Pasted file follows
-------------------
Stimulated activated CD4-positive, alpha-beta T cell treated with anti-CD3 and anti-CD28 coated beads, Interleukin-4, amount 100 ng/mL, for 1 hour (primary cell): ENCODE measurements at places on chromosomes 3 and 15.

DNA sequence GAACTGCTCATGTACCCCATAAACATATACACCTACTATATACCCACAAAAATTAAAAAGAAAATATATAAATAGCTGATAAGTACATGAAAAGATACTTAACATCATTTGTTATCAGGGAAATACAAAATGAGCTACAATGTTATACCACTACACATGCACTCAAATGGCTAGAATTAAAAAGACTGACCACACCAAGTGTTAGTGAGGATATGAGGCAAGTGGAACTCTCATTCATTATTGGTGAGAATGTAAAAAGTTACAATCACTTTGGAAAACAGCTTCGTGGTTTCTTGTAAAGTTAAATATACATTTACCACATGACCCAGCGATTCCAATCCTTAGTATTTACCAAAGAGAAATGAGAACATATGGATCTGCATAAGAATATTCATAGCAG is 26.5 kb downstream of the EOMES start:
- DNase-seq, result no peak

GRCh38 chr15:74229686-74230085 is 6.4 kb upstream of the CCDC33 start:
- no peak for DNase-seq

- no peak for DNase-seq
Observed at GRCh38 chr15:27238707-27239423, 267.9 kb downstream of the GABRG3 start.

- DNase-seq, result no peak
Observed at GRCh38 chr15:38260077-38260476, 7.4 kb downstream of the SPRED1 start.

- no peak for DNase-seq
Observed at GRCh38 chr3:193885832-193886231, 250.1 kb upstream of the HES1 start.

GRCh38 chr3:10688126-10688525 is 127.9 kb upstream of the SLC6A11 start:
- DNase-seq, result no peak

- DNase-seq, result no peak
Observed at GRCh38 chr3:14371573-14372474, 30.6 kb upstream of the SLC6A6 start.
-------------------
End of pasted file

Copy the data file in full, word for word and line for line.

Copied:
Stimulated activated CD4-positive, alpha-beta T cell treated with anti-CD3 and anti-CD28 coated beads, Interleukin-4, amount 100 ng/mL, for 1 hour (primary cell): ENCODE measurements at places on chromosomes 3 and 15.

DNA sequence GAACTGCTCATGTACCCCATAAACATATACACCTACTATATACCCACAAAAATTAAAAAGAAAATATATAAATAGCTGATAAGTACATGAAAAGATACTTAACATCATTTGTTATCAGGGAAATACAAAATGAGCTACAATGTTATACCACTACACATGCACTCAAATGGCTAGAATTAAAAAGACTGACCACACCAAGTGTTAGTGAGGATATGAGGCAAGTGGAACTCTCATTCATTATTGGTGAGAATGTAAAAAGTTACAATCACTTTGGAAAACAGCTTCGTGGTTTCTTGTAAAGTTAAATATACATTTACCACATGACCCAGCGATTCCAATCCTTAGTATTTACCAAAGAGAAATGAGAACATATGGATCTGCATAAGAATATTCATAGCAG is 26.5 kb downstream of the EOMES start:
- DNase-seq, result no peak

GRCh38 chr15:74229686-74230085 is 6.4 kb upstream of the CCDC33 start:
- no peak for DNase-seq

- no peak for DNase-seq
Observed at GRCh38 chr15:27238707-27239423, 267.9 kb downstream of the GABRG3 start.

- DNase-seq, result no peak
Observed at GRCh38 chr15:38260077-38260476, 7.4 kb downstream of the SPRED1 start.

- no peak for DNase-seq
Observed at GRCh38 chr3:193885832-193886231, 250.1 kb upstream of the HES1 start.

GRCh38 chr3:10688126-10688525 is 127.9 kb upstream of the SLC6A11 start:
- DNase-seq, result no peak

- DNase-seq, result no peak
Observed at GRCh38 chr3:14371573-14372474, 30.6 kb upstream of the SLC6A6 start.